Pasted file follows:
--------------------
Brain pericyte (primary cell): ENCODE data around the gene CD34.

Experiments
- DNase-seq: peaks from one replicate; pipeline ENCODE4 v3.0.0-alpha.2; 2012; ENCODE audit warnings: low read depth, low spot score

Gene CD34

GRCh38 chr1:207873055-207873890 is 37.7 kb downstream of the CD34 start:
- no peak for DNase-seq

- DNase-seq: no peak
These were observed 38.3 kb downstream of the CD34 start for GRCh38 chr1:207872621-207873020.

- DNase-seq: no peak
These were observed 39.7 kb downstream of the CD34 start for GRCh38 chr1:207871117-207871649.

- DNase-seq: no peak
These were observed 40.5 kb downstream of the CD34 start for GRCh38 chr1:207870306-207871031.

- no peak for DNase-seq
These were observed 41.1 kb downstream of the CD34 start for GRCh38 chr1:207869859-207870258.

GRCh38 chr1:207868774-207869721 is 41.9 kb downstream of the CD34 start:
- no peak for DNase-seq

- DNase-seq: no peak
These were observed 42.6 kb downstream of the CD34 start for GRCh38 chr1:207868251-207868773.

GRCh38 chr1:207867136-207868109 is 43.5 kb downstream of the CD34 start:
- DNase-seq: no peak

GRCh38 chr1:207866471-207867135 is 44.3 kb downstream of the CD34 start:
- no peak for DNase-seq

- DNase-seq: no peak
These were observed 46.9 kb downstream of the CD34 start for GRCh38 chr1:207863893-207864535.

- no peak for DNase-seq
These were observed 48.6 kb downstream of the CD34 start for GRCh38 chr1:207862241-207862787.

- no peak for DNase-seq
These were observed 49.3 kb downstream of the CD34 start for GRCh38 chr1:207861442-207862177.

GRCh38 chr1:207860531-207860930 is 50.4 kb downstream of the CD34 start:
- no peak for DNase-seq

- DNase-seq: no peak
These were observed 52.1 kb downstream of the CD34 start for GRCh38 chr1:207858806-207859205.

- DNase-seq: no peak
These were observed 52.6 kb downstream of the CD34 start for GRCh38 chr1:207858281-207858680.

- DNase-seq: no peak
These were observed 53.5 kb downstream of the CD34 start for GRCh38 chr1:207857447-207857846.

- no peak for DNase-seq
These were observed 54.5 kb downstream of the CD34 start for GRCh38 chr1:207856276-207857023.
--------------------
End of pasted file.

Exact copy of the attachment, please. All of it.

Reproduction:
Brain pericyte (primary cell): ENCODE data around the gene CD34.

Experiments
- DNase-seq: peaks from one replicate; pipeline ENCODE4 v3.0.0-alpha.2; 2012; ENCODE audit warnings: low read depth, low spot score

Gene CD34

GRCh38 chr1:207873055-207873890 is 37.7 kb downstream of the CD34 start:
- no peak for DNase-seq

- DNase-seq: no peak
These were observed 38.3 kb downstream of the CD34 start for GRCh38 chr1:207872621-207873020.

- DNase-seq: no peak
These were observed 39.7 kb downstream of the CD34 start for GRCh38 chr1:207871117-207871649.

- DNase-seq: no peak
These were observed 40.5 kb downstream of the CD34 start for GRCh38 chr1:207870306-207871031.

- no peak for DNase-seq
These were observed 41.1 kb downstream of the CD34 start for GRCh38 chr1:207869859-207870258.

GRCh38 chr1:207868774-207869721 is 41.9 kb downstream of the CD34 start:
- no peak for DNase-seq

- DNase-seq: no peak
These were observed 42.6 kb downstream of the CD34 start for GRCh38 chr1:207868251-207868773.

GRCh38 chr1:207867136-207868109 is 43.5 kb downstream of the CD34 start:
- DNase-seq: no peak

GRCh38 chr1:207866471-207867135 is 44.3 kb downstream of the CD34 start:
- no peak for DNase-seq

- DNase-seq: no peak
These were observed 46.9 kb downstream of the CD34 start for GRCh38 chr1:207863893-207864535.

- no peak for DNase-seq
These were observed 48.6 kb downstream of the CD34 start for GRCh38 chr1:207862241-207862787.

- no peak for DNase-seq
These were observed 49.3 kb downstream of the CD34 start for GRCh38 chr1:207861442-207862177.

GRCh38 chr1:207860531-207860930 is 50.4 kb downstream of the CD34 start:
- no peak for DNase-seq

- DNase-seq: no peak
These were observed 52.1 kb downstream of the CD34 start for GRCh38 chr1:207858806-207859205.

- DNase-seq: no peak
These were observed 52.6 kb downstream of the CD34 start for GRCh38 chr1:207858281-207858680.

- DNase-seq: no peak
These were observed 53.5 kb downstream of the CD34 start for GRCh38 chr1:207857447-207857846.

- no peak for DNase-seq
These were observed 54.5 kb downstream of the CD34 start for GRCh38 chr1:207856276-207857023.